Feds Crack iPhone, Warn Apple to Keep One Eye Open

After a bitter legal battle over encryption and privacy rights, the Department of Justice on Monday announced it would back out of its case against Apple because the FBI was able to crack the code of the iPhone used by one of the San Bernardino, California, shooters.

The department had asked a federal magistrate judge in California to force Apple to help the FBI crack open the encrypted smartphone by writing new code that would allow it to gather additional evidence in the December terrorist attack that left 14 dead and dozens wounded.

The FBI was able to retrieve the data with the help of an undisclosed third party and no longer required Apple’s assistance, according to DoJ spokesperson Melanie Newman. However, the agency reserved the right to take another bite at Apple if encrypted evidence runs up against privacy rights, corporate interest and the Constitution.

“It remains a priority for the government to ensure that law enforcement can obtain crucial digital information to protect national security and public safety, either with cooperation from relevant parties, or through the court system when cooperation fails,” Newman said. “We will continue to pursue all available options for this mission, including seeking the cooperation of manufacturers and relying upon the creativity of both the public and private sectors.”

Security Subverted

Lawyers for Apple had objected to the FBI demand that the company create a backdoor access code for the government to break into the iPhone, arguing that it would open the door to additional requests not only in the U.S., but from foreign states that lack civil liberties protections.

If the government had pursued the case, Apple would have sought to have full disclosure over the identity and method of decrypting the iPhone, lawyers said earlier this month. It remains unclear whether Apple will continue to pursue that plan now that the case has been dropped.

The FBI should be required to disclose how it was able to access the encrypted phone, said Andrew Crocker, staff attorney at theElectronic Frontier Foundation, citing the government’s Vulnerabilities Equities Process, or VEP, which requires that companies be alerted to any security vulnerabilities that leave them exposed to hackers or when the government exploits those weaknesses to gather information.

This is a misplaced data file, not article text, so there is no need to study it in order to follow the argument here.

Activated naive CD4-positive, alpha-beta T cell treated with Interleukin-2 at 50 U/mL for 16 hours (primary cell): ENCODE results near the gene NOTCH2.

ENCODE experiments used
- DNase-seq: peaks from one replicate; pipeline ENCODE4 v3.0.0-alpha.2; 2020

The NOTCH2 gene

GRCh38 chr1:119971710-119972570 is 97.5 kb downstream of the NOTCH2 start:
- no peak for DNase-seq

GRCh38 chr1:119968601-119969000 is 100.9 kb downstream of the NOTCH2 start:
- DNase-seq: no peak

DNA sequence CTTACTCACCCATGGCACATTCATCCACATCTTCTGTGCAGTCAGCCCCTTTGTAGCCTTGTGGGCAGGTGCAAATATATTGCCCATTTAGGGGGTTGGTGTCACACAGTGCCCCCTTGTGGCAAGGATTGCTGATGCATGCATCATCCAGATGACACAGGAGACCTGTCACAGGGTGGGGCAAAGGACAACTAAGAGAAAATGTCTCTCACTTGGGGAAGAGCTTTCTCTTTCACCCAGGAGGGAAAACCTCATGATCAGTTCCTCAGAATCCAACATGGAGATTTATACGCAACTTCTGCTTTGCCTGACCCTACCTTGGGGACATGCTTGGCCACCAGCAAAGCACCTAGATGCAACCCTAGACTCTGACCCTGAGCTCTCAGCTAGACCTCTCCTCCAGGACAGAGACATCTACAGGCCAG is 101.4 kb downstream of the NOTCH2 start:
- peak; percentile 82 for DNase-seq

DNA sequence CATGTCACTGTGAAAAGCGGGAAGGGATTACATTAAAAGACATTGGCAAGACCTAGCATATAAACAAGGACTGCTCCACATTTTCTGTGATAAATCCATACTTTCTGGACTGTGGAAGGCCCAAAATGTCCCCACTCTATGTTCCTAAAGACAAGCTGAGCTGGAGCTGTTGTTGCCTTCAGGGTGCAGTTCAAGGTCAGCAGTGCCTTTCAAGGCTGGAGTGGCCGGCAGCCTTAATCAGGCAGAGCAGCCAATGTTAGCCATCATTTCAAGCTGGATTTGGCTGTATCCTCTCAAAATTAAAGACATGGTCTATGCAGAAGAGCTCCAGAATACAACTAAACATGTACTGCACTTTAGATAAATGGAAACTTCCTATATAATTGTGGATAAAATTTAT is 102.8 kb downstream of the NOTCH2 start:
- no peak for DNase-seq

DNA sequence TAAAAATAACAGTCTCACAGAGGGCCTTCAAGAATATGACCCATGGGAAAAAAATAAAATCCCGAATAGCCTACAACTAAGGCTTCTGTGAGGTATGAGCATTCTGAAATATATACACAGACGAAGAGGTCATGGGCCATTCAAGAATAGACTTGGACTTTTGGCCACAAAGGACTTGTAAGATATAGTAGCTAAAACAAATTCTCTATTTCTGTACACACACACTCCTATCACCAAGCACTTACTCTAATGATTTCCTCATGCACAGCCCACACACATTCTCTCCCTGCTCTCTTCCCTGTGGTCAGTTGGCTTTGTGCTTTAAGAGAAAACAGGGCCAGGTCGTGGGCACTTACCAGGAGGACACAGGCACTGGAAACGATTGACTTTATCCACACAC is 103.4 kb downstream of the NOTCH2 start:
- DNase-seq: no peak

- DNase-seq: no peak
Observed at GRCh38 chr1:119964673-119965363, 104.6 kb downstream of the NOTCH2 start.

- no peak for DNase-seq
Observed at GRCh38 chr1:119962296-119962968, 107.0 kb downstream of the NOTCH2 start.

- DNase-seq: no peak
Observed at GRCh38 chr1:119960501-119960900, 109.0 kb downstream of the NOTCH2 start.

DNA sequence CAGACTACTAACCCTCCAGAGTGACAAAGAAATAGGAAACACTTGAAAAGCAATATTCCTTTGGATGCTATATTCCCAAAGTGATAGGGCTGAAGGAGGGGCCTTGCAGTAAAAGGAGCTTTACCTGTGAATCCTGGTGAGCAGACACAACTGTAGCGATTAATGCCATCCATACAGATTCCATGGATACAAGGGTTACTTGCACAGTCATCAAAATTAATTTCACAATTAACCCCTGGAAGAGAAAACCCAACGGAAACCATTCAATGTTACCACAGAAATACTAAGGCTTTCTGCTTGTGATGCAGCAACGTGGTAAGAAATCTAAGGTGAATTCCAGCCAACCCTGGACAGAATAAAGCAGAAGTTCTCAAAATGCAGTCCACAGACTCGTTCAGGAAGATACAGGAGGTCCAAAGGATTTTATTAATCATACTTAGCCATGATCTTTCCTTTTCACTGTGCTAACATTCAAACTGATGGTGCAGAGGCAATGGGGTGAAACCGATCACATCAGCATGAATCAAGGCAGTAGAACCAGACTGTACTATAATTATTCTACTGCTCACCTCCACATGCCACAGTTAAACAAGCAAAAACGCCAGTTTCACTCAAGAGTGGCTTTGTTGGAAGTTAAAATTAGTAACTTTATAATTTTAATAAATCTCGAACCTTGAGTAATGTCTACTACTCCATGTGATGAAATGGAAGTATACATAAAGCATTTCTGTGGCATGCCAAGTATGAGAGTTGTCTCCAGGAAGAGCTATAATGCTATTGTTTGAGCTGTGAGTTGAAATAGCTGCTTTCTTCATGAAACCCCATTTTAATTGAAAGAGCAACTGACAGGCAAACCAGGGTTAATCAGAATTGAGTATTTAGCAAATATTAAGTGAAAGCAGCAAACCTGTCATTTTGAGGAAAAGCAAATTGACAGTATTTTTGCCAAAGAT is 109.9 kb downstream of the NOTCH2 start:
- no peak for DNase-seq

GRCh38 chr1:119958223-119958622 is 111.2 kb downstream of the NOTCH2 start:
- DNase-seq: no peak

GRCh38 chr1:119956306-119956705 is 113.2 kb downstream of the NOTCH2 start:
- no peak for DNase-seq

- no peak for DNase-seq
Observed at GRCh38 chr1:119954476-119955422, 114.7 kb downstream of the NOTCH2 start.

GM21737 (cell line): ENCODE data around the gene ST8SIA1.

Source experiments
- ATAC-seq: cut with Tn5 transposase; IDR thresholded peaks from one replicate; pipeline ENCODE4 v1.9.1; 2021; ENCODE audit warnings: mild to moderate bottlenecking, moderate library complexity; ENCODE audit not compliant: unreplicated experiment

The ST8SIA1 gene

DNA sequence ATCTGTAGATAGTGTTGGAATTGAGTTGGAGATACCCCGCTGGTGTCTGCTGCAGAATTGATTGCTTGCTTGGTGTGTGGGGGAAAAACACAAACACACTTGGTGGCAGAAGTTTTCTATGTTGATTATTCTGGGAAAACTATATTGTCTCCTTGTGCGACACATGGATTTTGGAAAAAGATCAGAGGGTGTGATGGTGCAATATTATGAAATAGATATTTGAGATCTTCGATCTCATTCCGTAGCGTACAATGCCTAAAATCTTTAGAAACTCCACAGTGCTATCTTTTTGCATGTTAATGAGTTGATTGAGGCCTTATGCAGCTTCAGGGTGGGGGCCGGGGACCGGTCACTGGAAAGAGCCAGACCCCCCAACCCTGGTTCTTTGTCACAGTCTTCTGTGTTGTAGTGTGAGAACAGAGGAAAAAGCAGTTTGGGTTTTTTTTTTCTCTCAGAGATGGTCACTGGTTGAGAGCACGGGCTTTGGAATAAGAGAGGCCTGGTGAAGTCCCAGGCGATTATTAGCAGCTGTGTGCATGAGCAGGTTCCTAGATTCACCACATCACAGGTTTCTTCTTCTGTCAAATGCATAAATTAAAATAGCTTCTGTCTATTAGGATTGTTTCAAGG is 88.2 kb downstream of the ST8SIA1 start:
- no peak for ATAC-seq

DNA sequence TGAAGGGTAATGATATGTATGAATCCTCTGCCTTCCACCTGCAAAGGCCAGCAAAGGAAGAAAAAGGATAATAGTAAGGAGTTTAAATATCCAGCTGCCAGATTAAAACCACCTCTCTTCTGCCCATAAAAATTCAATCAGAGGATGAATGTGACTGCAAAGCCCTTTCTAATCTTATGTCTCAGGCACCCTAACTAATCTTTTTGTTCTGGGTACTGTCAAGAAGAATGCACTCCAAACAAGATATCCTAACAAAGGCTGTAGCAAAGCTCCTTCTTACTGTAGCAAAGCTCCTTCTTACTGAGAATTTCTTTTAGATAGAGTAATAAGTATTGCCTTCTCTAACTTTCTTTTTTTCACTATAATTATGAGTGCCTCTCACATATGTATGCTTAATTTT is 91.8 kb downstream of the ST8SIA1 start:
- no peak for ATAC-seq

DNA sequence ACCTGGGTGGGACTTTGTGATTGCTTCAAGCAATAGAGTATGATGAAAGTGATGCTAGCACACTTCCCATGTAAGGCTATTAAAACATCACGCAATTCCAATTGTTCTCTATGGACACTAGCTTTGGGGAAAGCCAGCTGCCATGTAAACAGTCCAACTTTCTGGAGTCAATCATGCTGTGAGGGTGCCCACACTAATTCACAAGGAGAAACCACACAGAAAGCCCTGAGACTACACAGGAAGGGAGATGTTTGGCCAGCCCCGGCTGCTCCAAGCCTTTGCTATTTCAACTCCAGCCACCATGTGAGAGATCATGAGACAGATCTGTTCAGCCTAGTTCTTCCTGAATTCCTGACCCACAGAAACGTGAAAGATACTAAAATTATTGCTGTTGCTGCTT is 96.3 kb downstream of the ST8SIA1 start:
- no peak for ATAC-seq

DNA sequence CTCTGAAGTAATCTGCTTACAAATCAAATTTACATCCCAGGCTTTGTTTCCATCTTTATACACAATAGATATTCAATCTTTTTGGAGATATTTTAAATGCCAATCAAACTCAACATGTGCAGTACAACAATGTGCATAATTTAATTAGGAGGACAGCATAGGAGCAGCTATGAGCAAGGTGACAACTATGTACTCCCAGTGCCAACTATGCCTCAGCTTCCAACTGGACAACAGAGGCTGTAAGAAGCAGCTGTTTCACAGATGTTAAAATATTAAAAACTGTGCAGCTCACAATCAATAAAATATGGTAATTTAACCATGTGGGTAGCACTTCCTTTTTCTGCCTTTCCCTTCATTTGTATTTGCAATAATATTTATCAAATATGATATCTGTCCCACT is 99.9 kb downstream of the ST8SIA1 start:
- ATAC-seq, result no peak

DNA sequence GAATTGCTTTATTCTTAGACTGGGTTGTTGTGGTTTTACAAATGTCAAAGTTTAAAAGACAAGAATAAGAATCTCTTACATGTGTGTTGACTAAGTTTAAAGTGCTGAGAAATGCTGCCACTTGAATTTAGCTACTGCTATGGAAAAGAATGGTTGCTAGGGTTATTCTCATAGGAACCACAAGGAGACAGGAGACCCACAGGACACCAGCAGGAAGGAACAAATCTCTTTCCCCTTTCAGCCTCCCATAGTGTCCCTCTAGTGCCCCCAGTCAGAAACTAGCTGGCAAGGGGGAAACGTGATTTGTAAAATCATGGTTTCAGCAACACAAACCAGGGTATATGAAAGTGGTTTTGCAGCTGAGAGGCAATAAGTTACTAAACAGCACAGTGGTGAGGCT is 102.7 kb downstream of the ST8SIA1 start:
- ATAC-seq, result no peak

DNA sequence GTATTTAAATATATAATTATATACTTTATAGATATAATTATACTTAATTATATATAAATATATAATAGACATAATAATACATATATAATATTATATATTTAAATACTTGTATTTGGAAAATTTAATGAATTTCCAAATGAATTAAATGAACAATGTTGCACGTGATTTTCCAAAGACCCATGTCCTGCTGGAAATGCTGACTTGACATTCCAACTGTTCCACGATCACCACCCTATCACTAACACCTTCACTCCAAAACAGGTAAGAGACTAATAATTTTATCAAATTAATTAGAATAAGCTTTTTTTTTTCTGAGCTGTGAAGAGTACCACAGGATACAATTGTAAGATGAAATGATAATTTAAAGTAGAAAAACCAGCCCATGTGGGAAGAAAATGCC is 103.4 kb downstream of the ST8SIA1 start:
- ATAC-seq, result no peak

“EFF is pleased that the Justice Department has retreated from its dangerous and unconstitutional attempt to force Apple to subvert the security of its iOS operating system. However, this new method of accessing the phone raises questions about the government’s apparent use of security vulnerabilities in iOS and whether it will inform Apple about these vulnerabilities,” he said.

“If the FBI used a vulnerability to unlock the iPhone in the San Bernardino case, the VEP must apply, meaning that there should be a very strong bias in favor of informing Apple of the vulnerability. That would allow Apple to fix the flaw and protect the security of all its users. We look forward to seeing more transparency on this issue,” Crocker added.

The Last Shot Not Fired

However the encryption was broken, the process may not apply to late-model iPhones and likely will lead Apple to upgrade the encryption in future models to the point where the company cannot even access the data, said Eli Dourado, director of theTechnology Policy Program at the Mercatus Center at George Mason University.

“While I have no reason to doubt that the FBI dropped the case because they were able to access the data, many will suspect that it was because the agency was losing in the court of public opinion and was perhaps on the verge of losing in court,” he told the E-Commerce Times.

Despite the fact that the case was resolved out of court, the legal issue will be raised again, Dourado predicted.

The case was never just about the phone of the San Bernardino shooter but was “an unprecedented power grab” by the federal government that threatened the privacy and security of all Americans, said Alex Abdo, staff attorney at theAmerican Civil Liberties Union.

“Unfortunately, this news appears to be just a delay of an inevitable fight over whether the FBI can force Apple to undermine the security of its own products,” he said. “We would all be more secure if the government ended this reckless effort.”

David Jones is a freelance writer based in Essex County, New Jersey. He has written for Reuters, Bloomberg, Crain's New York Business and The New York Times.

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